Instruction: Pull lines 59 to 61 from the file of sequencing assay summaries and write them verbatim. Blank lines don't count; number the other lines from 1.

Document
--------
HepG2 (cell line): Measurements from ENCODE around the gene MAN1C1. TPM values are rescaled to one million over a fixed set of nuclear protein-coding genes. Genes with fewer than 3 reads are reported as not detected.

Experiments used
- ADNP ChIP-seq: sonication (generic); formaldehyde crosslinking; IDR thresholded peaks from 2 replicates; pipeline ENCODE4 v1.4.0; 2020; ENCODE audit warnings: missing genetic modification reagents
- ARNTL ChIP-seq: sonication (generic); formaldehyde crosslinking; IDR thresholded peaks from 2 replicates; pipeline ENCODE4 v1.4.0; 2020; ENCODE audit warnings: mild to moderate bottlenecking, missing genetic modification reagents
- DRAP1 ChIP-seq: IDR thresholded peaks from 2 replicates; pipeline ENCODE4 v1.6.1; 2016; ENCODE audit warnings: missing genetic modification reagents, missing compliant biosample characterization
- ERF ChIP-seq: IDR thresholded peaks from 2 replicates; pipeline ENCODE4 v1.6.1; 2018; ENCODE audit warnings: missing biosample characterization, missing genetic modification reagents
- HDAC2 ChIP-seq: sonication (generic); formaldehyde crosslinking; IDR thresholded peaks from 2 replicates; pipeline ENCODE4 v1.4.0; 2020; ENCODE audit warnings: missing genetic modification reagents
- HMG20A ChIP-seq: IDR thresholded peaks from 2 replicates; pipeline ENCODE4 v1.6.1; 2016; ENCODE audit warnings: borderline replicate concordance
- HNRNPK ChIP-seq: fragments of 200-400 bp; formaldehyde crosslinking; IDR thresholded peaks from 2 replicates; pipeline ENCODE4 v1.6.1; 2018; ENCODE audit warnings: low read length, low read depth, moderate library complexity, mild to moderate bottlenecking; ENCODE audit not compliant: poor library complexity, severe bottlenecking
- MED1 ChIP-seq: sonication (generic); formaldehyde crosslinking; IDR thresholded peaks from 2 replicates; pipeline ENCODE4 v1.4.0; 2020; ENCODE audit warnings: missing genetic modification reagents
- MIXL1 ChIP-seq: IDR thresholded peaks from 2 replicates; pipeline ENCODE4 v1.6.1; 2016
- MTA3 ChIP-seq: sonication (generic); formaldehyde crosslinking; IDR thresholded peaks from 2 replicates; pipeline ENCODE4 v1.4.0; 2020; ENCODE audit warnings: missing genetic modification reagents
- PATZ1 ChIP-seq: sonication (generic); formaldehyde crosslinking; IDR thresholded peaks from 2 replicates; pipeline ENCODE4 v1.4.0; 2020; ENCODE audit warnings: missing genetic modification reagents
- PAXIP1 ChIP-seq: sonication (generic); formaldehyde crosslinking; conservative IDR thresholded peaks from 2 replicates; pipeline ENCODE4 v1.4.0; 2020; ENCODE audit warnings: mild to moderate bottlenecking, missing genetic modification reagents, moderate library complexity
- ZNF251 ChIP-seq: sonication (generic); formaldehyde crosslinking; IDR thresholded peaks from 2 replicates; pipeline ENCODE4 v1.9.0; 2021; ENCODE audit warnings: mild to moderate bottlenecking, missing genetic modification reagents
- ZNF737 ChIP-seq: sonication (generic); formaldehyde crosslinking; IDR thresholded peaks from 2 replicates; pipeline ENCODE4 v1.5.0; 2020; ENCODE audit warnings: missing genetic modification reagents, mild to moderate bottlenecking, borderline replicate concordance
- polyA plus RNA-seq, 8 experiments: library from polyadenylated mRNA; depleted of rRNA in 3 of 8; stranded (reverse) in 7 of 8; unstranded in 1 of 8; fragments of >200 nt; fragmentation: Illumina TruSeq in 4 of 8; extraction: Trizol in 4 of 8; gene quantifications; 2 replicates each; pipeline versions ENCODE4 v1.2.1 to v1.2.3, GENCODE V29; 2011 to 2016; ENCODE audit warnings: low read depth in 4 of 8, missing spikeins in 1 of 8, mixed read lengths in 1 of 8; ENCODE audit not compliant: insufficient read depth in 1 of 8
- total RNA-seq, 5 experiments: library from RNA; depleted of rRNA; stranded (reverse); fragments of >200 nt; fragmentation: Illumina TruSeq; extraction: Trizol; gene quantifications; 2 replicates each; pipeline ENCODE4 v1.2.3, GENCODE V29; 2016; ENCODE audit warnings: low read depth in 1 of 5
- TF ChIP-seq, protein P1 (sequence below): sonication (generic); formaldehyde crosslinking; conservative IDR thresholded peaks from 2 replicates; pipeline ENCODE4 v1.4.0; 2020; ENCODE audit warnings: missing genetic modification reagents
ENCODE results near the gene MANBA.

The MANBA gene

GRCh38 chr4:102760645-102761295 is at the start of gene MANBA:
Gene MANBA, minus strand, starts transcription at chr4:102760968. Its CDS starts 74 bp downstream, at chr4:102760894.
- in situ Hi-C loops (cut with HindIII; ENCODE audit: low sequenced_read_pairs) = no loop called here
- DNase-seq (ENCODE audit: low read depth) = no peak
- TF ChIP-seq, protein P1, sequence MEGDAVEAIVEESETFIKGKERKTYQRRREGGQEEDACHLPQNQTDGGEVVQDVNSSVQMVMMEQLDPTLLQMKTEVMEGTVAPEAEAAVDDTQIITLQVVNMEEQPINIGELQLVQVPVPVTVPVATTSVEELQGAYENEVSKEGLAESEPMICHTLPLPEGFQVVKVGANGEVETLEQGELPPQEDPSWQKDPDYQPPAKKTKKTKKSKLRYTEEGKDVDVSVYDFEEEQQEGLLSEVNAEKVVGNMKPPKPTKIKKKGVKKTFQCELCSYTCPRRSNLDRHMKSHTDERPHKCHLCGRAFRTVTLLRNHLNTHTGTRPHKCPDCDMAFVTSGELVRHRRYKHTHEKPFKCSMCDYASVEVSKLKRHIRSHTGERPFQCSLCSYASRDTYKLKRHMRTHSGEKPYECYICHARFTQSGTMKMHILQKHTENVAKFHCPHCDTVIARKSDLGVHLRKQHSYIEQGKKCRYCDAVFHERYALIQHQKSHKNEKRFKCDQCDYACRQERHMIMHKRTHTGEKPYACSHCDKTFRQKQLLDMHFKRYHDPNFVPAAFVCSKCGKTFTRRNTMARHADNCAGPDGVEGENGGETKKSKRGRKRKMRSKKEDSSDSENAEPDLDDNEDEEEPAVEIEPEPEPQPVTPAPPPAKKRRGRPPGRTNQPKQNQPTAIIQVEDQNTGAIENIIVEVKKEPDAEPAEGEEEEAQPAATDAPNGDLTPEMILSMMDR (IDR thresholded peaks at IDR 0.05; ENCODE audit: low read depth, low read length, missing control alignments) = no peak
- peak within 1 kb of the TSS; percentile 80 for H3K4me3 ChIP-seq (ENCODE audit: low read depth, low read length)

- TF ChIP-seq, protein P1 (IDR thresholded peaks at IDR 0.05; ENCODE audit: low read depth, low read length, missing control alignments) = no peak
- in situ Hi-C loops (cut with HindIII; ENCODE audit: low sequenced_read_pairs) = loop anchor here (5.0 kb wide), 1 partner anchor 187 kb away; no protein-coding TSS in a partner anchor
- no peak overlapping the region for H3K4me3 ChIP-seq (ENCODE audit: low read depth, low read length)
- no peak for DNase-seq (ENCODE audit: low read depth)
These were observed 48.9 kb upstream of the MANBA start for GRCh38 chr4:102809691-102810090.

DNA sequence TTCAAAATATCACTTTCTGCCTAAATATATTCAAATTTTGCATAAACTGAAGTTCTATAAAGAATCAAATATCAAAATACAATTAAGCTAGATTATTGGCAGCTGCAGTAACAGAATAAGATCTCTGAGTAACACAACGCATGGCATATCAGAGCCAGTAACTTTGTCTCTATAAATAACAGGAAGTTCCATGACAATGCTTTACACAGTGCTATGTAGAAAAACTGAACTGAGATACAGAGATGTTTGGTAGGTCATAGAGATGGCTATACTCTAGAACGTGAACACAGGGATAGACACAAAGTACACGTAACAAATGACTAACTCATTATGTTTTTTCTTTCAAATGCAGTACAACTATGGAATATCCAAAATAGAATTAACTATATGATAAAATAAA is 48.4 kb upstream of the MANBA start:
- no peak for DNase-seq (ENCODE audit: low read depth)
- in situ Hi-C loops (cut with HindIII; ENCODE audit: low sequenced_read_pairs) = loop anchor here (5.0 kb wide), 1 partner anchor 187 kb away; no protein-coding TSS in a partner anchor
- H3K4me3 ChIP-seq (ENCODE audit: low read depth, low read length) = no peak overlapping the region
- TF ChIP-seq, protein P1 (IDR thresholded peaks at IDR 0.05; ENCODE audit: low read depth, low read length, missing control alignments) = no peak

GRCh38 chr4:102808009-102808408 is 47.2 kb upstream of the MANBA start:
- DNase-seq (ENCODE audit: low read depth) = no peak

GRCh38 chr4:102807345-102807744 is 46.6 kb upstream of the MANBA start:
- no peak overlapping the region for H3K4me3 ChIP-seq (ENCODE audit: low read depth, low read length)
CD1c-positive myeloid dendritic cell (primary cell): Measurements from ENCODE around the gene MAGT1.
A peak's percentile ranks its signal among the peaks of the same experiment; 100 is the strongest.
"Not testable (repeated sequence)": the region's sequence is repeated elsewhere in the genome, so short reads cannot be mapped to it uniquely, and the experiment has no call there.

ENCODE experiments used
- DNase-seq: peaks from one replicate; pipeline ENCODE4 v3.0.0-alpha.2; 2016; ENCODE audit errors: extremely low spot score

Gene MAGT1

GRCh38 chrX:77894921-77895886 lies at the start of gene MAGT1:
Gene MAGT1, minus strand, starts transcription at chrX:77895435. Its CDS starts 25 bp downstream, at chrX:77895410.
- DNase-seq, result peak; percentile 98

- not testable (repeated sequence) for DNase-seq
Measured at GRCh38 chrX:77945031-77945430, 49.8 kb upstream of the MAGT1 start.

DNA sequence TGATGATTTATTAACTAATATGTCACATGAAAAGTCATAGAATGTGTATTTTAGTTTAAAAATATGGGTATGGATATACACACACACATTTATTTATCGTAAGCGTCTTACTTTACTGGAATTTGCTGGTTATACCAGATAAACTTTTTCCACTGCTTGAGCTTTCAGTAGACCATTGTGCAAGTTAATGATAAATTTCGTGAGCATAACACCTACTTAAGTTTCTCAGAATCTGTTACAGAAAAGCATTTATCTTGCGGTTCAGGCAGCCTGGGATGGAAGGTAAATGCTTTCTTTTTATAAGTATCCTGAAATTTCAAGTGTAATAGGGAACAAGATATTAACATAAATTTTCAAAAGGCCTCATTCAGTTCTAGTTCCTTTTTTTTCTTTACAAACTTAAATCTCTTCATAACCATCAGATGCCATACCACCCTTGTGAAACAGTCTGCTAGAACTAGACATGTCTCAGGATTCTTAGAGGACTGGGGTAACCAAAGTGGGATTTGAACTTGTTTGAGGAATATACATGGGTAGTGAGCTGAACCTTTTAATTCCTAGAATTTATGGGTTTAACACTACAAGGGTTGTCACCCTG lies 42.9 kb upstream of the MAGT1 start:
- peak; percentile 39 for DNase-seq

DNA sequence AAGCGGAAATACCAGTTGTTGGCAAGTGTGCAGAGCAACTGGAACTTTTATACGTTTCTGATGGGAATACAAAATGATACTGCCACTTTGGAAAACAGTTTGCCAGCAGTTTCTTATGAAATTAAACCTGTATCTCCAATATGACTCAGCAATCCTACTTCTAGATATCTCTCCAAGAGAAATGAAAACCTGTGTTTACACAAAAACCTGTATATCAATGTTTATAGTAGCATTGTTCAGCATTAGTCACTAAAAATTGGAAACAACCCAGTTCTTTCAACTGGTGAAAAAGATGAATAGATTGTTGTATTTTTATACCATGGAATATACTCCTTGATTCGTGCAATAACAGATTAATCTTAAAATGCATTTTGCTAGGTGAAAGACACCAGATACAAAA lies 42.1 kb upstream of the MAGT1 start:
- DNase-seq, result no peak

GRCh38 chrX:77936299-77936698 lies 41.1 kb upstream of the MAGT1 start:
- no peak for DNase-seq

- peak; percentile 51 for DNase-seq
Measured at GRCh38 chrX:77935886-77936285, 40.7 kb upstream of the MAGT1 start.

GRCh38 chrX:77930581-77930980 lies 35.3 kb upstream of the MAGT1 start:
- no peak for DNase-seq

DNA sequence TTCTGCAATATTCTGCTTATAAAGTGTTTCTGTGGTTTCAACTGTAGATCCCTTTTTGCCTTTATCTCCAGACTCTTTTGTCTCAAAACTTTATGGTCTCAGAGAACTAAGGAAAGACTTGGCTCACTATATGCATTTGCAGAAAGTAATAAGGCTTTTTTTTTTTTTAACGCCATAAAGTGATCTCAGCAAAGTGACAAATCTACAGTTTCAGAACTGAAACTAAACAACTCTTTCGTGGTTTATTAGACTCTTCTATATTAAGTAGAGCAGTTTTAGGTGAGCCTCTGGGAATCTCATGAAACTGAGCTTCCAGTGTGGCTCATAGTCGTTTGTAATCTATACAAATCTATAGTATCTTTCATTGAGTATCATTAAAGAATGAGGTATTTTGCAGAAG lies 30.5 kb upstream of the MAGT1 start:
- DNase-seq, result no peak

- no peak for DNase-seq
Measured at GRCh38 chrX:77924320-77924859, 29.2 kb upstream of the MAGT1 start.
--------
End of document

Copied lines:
- peak; percentile 51 for DNase-seq
Measured at GRCh38 chrX:77935886-77936285, 40.7 kb upstream of the MAGT1 start.

GRCh38 chrX:77930581-77930980 lies 35.3 kb upstream of the MAGT1 start: